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Federal Appeals Court Dismisses Fraud Case Against Planned Parenthood

Jessica Mason Pieklo

The lawsuit brought by conservative legal advocates accused the health-care provider of over $200 million in fraudulent billings.

A federal appeals court has upheld the dismissal of a lawsuit brought by a former Planned Parenthood executive who claimed the organization had overcharged federal and state health programs by more than $200 million in fees for birth control for low-income patients.

P. Victor Gonzalez is a former chief financial officer for Planned Parenthood of Los Angeles, where he worked for about two years before the organization fired him. Gonzalez says the organization let him go because he raised concerns about its practice of marking up the cost of the drugs it purchased under a federal drug-pricing discount program. Planned Parenthood denied Gonzalez’s allegations.

More than a year after he was fired, Gonzalez filed a qui tam suit, which is a type of fraud claim brought by individuals against government contractors and is designed to protect public finances, under both the federal False Claims Act (FCA) and the California False Claims Act. He alleged that Planned Parenthood had “fraudulently billed” state and federal family planning programs in this mark-up that cost taxpayers more than $200 million. A type of whistleblower claim, qui tam actions allow individuals who claim to have knowledge about fraud committed by contractors against the government to sue on behalf of the government to recover money lost due to the alleged fraudulent practices. Successful claims under federal and state false claim acts usually allow a claimant to receive a portion of any funds recovered, which can range anywhere from 15 to 25 percent.

Gonzalez amended his complaint three times to try and assert a fraud claim against Planned Parenthood. A lower court finally dismissed Gonzalez’s claims, finding he couldn’t make out a fraud case against Planned Parenthood under federal law and that his claims under California law were barred by that law’s three-year statute of limitations. The U.S. Court of Appeals for the Ninth Circuit affirmed that decision, finding little if any factual basis for Gonzalez’s allegations to begin with.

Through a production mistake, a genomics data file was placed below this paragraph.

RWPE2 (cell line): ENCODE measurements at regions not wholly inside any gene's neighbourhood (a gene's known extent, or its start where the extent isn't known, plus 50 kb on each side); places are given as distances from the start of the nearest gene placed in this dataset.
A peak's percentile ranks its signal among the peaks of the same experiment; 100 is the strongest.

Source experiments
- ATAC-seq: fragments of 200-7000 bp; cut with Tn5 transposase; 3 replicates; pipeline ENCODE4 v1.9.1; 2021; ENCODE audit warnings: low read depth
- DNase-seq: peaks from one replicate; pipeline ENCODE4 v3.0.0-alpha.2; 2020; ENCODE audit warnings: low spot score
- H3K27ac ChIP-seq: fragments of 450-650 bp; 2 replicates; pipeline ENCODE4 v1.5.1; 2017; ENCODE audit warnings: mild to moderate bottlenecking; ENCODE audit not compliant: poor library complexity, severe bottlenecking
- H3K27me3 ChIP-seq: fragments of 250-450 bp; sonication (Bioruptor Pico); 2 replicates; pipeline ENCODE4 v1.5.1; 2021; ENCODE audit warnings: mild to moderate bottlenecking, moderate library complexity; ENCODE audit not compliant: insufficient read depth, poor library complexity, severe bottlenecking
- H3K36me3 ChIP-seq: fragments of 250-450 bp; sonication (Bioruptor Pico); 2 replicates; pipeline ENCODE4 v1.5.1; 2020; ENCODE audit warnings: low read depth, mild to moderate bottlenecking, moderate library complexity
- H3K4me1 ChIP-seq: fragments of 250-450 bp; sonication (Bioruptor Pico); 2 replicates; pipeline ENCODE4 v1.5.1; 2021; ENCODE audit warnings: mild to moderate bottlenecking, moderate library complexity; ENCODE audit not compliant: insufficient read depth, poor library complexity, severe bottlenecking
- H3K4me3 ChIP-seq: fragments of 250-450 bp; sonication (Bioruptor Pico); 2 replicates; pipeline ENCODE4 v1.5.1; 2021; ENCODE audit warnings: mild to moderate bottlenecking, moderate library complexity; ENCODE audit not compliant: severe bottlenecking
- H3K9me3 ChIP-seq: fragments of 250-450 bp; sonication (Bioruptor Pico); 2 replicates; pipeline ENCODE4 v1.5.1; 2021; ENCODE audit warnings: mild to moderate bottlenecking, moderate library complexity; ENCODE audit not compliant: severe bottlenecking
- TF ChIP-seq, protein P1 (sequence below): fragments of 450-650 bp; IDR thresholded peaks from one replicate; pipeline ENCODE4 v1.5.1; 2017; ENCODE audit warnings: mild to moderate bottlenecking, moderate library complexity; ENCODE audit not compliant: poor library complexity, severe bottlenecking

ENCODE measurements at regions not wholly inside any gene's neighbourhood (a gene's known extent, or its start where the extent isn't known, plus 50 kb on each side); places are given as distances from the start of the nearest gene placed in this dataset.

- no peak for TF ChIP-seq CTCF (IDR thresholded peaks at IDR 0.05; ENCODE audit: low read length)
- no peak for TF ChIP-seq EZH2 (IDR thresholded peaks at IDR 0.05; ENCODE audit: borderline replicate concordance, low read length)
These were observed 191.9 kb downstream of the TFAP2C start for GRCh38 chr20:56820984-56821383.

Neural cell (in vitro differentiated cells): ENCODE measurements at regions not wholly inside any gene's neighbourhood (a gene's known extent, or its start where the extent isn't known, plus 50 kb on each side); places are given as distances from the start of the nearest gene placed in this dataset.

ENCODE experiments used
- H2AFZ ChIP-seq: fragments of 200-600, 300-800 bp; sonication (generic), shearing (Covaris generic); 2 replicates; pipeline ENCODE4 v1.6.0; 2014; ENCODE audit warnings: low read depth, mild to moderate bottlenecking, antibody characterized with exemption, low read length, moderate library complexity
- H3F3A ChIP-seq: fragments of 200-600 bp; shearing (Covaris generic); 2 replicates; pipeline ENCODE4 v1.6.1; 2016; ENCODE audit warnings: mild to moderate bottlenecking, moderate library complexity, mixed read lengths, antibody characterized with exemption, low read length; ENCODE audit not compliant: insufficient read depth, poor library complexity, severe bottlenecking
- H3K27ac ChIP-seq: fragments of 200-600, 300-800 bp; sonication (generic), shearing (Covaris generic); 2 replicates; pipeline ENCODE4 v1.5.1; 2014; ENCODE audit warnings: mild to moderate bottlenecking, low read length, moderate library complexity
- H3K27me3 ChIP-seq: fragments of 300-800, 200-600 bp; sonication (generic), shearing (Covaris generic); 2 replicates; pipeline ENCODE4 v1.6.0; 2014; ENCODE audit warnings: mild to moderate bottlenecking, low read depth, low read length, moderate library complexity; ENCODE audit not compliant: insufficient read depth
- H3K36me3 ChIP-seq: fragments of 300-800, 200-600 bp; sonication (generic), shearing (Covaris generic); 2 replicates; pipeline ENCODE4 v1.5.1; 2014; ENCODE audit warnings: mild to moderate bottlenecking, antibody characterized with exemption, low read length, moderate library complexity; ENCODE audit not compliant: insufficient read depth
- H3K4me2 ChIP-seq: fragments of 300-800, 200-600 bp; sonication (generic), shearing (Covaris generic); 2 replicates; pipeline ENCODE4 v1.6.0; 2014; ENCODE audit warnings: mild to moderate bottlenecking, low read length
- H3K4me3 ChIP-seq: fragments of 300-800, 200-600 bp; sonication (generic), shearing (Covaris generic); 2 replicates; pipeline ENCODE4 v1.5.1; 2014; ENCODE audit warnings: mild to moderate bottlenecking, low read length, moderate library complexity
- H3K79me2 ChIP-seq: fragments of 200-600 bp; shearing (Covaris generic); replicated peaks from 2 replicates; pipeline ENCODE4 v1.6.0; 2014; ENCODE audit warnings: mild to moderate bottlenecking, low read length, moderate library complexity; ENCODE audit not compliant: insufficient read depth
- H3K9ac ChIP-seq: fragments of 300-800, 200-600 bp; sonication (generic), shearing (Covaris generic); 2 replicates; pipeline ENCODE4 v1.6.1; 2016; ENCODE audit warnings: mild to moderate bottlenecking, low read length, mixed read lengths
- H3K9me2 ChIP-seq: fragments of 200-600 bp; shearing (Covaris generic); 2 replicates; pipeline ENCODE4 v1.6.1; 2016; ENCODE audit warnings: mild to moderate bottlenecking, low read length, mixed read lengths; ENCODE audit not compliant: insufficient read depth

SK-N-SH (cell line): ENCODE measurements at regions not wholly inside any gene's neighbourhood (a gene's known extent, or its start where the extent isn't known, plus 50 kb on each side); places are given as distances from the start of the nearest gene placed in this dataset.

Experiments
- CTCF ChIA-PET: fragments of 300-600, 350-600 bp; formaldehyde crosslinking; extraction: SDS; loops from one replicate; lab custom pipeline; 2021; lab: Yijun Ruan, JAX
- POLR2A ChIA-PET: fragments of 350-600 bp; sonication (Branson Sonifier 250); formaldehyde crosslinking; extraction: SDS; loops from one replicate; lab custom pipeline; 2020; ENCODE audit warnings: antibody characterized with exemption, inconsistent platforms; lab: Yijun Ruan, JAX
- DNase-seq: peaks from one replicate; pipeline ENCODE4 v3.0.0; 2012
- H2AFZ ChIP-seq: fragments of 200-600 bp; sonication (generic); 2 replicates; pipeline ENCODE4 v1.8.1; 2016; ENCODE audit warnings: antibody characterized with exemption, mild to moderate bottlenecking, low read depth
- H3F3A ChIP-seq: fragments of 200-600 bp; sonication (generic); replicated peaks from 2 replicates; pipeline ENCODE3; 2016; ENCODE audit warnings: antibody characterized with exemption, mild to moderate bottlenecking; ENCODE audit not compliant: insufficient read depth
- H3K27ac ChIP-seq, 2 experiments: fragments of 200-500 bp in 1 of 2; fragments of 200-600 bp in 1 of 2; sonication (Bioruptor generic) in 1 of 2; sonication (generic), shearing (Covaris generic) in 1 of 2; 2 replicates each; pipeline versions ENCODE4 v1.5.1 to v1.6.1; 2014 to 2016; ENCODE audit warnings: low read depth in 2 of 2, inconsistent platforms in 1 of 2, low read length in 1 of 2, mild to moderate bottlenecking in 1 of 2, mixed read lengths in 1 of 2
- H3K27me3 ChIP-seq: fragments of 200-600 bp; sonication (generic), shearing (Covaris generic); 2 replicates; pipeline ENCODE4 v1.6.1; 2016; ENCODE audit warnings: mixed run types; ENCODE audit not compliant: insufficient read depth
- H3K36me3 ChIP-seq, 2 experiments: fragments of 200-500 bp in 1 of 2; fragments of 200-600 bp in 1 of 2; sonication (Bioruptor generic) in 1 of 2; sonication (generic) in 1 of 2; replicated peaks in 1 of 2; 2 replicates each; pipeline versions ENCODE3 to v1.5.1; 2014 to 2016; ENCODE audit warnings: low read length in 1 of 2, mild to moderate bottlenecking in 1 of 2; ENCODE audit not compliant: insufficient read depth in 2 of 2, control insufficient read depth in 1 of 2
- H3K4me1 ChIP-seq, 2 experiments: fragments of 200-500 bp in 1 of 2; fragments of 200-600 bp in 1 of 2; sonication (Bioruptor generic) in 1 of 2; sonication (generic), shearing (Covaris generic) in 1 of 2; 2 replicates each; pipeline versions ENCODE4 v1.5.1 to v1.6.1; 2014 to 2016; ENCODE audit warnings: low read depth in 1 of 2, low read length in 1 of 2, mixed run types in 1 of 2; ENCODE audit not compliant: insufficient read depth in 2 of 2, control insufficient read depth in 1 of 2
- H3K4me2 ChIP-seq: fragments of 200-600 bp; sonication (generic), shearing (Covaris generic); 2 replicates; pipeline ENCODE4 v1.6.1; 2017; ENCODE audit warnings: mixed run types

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“Here, Gonzalez did not plausibly state a claim under the FCA because his assertion that Planned Parenthood knowingly submitted false claims for reimbursement is compellingly contradicted by a series of letters he attached to his complaint,” the Ninth Circuit held. “In the first exchange of letters, from 1997 to 1998, the [California Department of Human Services] expressed concern over Planned Parenthood’s billing practices, but remained silent when Planned Parenthood explicitly described its billing practices and rationale.” The opinion continued, “[t]he State did not even pursue money owed by Planned Parenthood, let alone suggest that Planned Parenthood had made knowingly false claims.”

Among the attorneys representing Gonzalez was Jay Sekulow of the American Center for Law and Justice, a conservative legal advocacy organization. Sekulow has built a career out of representing religious conservatives and anti-choice activists like Operation Rescue, and is better known for bringing First Amendment claims on behalf of abortion clinic protesters and student Christian groups for access to public schools. But Gonzalez’s claims fit within the group’s larger opposition to reproductive rights and health care generally, as well as the right’s overall goal to defund Planned Parenthood, either through legislation or litigation.

Religious conservatives frequently accuse Planned Parenthood of defrauding taxpayers, and Gonzalez’s lawsuit is another variation of that theme. But accusing an organization of fraud in the court of public opinion and proving fraud it in a court of law are two very different things—a point the Ninth Circuit stressed in affirming the dismissal of Gonzalez’s claims. “Gonzalez’s allegation that Planned Parenthood knowingly submitted false claims is only ‘merely possible rather than plausible,’” the court wrote. “[A]nd he cannot overcome the plausible and obvious explanation that Planned Parenthood did not knowingly submit false claims.”

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